A ‘literary’ reading of Blade Runner

The following section was written with the direct use of the book ‘How to Read Literature Like A Professor’ by Thomas C. Foster (2005). Although this text deals with how to interpret certain elements in literature, it has proved handy in reading Blade Runner (especially considering the film is adapted from literature).

The quest – Many stories involve some sort of trip, task or path taken by a certain character, and in Forster’s opinion these very often represent a form of ‘quest’ where the real goal is always self-knowledge, rather than simply the implied aim. In the case of Blade Runner, Deckard is the character that gets assigned to go on a task. A ‘quest’ consists of these five things: The quest consists of five things:

(a) a quester,

(b) a place to go,

(c) a stated reason to go there,

(d) challenges and trials en route; and

(e) a real reason to go there.

“The real reason for a quest never involves the stated reason. In fact, more often than not, the quester fails at the stated task. So why do they go and why do we care? They go because of the stated task, mistakenly believing that it is their real mission. We know, however, that their quest is educational. They don’t know enough about the only subject that really matters: themselves. The real reason for a quest is always self-knowledge”

(Foster 2005, p.7)

Deckard does indeed fail at the stated task that he has been assigned. He is close to being killed when both Leon and Zhora confront him, and has to struggle hard to kill Pris. He proves no match for Roy, and actually flees from him in the final scenes of the film. Deckard does not prove to be the ruthless and precise killer that his reputation may imply. In the end, we see that Deckard has been changed by his assignment to retire the Nexus-6 replicants – he has changed his consideration of what it is possible for replicants to be, as well as re-engaging with his own (possible) humanity as he connects with Rachael. A further form of self-knowledge may be his realisation at the end of the film that he is a replicant along with Rachael.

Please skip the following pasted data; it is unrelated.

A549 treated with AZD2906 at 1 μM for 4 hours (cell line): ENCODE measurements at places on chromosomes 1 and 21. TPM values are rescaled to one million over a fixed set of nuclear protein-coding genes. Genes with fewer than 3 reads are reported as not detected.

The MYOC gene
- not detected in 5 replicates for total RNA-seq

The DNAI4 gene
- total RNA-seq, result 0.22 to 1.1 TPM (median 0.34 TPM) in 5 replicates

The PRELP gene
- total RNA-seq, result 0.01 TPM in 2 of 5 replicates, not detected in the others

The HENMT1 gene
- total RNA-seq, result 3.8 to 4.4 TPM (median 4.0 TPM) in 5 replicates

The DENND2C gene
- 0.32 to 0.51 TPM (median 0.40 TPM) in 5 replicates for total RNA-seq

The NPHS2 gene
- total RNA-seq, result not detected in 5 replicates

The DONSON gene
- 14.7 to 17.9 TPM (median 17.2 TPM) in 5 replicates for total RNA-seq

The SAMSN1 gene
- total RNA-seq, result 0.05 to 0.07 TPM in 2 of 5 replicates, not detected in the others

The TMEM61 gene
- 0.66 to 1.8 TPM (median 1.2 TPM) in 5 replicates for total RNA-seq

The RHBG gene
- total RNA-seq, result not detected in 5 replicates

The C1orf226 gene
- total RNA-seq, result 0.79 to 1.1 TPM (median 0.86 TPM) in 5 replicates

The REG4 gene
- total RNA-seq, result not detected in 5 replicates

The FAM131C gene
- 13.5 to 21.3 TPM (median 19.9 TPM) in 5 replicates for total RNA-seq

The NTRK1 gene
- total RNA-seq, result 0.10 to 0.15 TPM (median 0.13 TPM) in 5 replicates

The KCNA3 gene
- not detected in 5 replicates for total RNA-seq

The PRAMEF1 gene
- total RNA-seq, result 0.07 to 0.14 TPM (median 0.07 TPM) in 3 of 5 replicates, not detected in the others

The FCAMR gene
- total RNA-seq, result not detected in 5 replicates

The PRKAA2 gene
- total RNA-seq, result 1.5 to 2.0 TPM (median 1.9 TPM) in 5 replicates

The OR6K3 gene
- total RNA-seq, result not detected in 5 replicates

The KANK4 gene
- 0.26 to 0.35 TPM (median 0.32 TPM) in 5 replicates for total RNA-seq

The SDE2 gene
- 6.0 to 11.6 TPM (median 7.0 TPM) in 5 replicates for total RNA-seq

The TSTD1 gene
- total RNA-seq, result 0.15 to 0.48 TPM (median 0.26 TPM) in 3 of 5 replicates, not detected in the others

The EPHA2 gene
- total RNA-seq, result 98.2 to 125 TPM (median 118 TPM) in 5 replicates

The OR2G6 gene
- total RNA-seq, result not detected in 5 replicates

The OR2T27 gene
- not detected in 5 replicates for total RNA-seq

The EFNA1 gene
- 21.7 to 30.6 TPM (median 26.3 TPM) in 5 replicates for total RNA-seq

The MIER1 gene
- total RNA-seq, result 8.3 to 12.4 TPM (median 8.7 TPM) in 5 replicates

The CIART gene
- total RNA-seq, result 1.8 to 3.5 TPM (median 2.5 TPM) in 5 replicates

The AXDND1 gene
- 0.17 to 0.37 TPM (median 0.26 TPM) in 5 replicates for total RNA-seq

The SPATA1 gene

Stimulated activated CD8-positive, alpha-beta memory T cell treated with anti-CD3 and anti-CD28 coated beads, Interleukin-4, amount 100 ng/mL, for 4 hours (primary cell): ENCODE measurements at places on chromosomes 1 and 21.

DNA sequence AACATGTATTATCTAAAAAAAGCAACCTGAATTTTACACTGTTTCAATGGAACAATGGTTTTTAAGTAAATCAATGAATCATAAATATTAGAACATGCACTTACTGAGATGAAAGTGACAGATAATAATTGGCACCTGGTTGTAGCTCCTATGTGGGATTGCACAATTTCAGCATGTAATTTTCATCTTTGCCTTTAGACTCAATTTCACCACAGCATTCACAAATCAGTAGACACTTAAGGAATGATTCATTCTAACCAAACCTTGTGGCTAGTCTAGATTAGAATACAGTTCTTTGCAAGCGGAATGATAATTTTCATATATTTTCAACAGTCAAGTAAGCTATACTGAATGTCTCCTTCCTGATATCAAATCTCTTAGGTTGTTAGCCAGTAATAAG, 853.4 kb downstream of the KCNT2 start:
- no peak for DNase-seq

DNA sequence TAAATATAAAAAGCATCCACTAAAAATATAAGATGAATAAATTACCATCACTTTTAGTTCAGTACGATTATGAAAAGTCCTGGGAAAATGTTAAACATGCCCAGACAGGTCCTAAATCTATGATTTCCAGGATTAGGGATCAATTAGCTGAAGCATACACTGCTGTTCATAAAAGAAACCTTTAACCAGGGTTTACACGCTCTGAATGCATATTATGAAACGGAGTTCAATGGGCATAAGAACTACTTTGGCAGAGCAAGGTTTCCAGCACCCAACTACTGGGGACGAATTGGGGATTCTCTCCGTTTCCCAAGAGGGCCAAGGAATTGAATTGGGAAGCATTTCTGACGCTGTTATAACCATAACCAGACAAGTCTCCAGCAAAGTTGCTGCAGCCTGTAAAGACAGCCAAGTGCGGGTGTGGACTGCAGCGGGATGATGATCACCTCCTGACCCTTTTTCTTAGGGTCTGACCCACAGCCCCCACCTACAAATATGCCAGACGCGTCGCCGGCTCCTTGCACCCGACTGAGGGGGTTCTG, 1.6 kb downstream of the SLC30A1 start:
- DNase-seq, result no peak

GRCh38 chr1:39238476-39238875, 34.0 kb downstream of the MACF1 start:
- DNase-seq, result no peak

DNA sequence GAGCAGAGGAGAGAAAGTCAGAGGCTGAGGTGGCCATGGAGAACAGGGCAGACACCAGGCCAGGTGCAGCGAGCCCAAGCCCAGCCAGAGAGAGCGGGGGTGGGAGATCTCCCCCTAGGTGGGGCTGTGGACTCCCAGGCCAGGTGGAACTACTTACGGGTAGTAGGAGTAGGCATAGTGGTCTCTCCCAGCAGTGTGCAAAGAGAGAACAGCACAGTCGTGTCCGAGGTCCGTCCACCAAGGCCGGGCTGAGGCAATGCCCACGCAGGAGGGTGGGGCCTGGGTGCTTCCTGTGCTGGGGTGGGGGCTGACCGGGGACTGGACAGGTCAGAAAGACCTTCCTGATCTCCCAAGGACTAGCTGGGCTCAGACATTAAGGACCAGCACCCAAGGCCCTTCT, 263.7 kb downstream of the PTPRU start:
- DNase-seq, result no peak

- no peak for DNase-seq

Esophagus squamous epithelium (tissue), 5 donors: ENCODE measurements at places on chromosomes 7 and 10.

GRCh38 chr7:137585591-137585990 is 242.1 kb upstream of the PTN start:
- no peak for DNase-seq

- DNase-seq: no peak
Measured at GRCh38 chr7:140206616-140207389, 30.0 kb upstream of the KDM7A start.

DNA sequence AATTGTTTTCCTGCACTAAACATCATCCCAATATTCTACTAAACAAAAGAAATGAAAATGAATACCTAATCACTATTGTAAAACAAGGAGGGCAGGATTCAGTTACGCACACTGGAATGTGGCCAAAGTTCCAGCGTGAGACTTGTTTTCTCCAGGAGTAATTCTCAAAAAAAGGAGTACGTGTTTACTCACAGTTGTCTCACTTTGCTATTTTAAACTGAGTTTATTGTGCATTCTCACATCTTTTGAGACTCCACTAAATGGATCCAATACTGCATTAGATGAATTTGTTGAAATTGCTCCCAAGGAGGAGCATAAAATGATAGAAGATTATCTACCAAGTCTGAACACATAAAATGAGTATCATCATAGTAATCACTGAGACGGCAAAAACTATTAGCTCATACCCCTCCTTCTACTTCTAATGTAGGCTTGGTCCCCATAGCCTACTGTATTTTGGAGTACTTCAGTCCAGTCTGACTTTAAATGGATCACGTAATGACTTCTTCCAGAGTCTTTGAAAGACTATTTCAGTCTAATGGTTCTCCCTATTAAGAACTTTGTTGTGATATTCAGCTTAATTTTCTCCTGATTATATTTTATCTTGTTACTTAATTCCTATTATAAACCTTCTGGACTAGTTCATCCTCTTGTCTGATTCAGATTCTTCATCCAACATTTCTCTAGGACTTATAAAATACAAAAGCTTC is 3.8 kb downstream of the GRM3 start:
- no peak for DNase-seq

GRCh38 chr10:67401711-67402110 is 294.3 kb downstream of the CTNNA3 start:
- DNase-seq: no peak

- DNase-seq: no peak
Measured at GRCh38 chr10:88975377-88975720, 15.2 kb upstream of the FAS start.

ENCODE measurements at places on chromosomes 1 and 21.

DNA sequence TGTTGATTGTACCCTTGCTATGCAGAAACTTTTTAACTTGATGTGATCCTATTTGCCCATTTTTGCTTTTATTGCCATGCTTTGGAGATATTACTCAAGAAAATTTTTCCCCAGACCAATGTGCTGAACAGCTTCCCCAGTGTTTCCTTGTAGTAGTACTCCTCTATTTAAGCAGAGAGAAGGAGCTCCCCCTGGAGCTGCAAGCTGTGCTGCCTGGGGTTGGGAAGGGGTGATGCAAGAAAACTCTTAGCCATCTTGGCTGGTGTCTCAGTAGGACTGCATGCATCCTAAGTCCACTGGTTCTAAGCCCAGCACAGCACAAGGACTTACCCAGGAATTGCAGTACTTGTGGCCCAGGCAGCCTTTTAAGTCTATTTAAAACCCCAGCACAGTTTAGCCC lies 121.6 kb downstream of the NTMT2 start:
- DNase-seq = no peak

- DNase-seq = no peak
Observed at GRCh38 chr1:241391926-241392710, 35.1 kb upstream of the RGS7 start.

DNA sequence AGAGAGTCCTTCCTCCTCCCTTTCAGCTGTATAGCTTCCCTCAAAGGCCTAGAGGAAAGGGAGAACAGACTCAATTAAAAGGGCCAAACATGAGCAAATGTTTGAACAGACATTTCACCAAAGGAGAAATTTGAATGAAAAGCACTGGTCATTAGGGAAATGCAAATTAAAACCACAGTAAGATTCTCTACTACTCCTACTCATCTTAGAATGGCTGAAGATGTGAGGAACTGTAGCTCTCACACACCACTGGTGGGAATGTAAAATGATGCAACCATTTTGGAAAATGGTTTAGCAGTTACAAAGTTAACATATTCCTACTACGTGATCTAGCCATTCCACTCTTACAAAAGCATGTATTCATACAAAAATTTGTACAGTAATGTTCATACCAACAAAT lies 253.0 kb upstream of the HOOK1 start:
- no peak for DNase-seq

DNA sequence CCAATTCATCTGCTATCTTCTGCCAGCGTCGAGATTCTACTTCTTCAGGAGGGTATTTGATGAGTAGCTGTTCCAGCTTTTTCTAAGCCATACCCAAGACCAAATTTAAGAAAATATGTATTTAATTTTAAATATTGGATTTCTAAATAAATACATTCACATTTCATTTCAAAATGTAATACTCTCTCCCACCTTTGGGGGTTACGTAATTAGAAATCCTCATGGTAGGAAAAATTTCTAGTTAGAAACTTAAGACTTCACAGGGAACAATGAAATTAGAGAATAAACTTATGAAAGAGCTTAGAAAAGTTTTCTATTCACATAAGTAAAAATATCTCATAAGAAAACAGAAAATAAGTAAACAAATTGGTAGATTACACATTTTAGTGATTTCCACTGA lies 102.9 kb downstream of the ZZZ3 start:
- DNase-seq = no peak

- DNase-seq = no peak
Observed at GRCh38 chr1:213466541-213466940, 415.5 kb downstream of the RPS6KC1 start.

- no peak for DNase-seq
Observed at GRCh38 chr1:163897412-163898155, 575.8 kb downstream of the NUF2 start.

Rain – Weather often has a symbolism within a story. The weather in Blade Runner is very poor – it is always raining! Rain sets a certain kind of atmosphere in a story. Especially with shown at night, it can be mysterious, uncomfortable, unwelcome, isolating. It can evoke moods of sadness and misery. This certainly seems to be how it functions for the majority of Blade Runner. But at the same time, it can also be cleansing. “Rain can bring the world back to life, to new growth, to the return of the green world”, writes Foster (p.41). Near the end of the film, rain is seen washing down the skin of Roy, who is near naked. This is the end of his life, and he performs a noble act by allowing Deckard to live and to face his own death with dignity. It may be possible to read this as Roy being ‘cleansed’ of his previous sins and delivered to heaven. The same goes for Deckard – as rain pours down on him, he is shown crying, thrown into a harsh moment of realization about the nature of the replicants and his own being. We can only presume that after this encounter he too may be cleansed, and ready to begin a new life with Rachael away from the corruption of the city.